By Juliana Taiwo-Obalonye, Abuja
The Civil Society Legislative and Advocacy Center (CISLAC) has tasked governments, anti-corruption agencies and law enforcement agencies across the African continent to ensure that the first victims of stolen assets are returned to stolen assets from their states once recovered.
CISLAC Executive Director, Auwal Musa Rafsanjani, who also heads Transparency International Nigeria, speaking at the Global South Forum for Asset Recovery, in Nairobi, Kenya, denounced the practice of marginalizing the first victims of stolen assets (whose assets were stolen in the first place) when recovered by governments across the continent.
He cited the dispute between the Nigerian government and Delta State as well as the mismanaged COVID-19 funds in Kenya as two examples, saying that if the assets are not carefully monitored, they could be plundered again by authorities who have bad intentions for their nation. He said it is crucial for the citizens of the state to benefit from the assets that the corrupt rulers have stolen from them.
Furthermore, he urged African nations to develop legal frameworks for the management of seized assets, saying this would persuade non-African nations where the assets are located to return them to Africa.
Furthermore, Rafsanjani urged Nigerian law enforcement and anti-corruption organizations to fully comply with the recently passed Proceeds of Crime (Recovery and Management) Act 2022 with respect to seizure, confiscation and management. assets.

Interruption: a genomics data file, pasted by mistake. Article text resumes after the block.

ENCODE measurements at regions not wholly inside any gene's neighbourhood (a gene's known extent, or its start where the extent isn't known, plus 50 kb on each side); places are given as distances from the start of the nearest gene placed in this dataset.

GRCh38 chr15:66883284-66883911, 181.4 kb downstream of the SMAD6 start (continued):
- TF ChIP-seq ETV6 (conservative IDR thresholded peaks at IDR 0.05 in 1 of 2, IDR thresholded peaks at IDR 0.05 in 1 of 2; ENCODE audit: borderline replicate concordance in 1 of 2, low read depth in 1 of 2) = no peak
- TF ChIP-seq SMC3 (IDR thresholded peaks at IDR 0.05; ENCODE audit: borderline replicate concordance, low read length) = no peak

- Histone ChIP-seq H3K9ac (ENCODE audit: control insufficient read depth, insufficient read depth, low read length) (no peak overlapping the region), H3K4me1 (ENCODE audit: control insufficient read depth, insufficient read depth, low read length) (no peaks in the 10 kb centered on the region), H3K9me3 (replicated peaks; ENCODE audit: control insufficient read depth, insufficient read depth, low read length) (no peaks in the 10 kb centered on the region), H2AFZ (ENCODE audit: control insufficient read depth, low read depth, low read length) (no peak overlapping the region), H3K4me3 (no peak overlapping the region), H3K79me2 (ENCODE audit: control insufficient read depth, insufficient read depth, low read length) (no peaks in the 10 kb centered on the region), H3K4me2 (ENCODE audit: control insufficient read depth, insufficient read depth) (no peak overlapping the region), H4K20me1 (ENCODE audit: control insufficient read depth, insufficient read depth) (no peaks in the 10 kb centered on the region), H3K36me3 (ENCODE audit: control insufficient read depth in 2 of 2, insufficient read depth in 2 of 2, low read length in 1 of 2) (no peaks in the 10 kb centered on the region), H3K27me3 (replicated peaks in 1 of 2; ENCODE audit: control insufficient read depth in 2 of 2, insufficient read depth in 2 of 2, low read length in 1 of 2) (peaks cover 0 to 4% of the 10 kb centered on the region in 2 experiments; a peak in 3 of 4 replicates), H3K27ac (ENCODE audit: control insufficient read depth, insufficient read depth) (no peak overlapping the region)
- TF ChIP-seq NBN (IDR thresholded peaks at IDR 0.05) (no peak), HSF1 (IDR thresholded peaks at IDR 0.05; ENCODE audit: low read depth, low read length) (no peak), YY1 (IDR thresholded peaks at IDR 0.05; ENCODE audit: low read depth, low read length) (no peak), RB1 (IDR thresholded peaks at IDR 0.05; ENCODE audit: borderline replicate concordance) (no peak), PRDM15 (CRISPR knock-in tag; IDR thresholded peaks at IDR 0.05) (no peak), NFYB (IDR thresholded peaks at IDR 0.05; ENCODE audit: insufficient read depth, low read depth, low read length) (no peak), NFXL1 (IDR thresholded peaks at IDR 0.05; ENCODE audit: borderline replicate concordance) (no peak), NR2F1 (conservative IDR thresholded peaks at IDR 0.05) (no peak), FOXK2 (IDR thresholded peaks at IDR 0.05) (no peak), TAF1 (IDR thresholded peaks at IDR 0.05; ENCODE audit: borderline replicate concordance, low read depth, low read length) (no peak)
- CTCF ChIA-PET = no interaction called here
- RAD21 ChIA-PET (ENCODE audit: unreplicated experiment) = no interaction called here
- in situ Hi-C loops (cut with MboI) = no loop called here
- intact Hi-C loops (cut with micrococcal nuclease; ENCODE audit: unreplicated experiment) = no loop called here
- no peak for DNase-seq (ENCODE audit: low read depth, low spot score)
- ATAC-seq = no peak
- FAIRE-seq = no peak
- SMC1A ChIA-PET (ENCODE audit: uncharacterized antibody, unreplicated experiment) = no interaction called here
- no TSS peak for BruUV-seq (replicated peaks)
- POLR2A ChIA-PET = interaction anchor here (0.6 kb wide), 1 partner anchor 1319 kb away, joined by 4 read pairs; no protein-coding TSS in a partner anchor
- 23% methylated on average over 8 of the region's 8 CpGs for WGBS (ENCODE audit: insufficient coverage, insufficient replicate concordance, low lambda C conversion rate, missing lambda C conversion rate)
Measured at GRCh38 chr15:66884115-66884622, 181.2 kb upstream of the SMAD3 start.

He said that while the new law does not address the issue of proper coordination, the provision allowing anti-corruption agencies to operate a database of recovered information where citizens can find out the status of seized assets is commendable.
CISLAC however commended President Buhari and the National Assembly for the bill which it said was long overdue.
He also noted that recovered assets should not be used for bogus projects, but rather for projects that will benefit citizens.
Rafsanjani also called for more cooperation between state and non-state actors in the tracing, repatriation and disposal of assets.
The forum included representatives of civil society organizations from Nigeria, Equatorial Guinea, Kenya, Angola, South Africa, Tanzania, Uganda, Ukraine, UK, USA, France, Germany, representatives of the African Union Secretariat, GIZ, among others.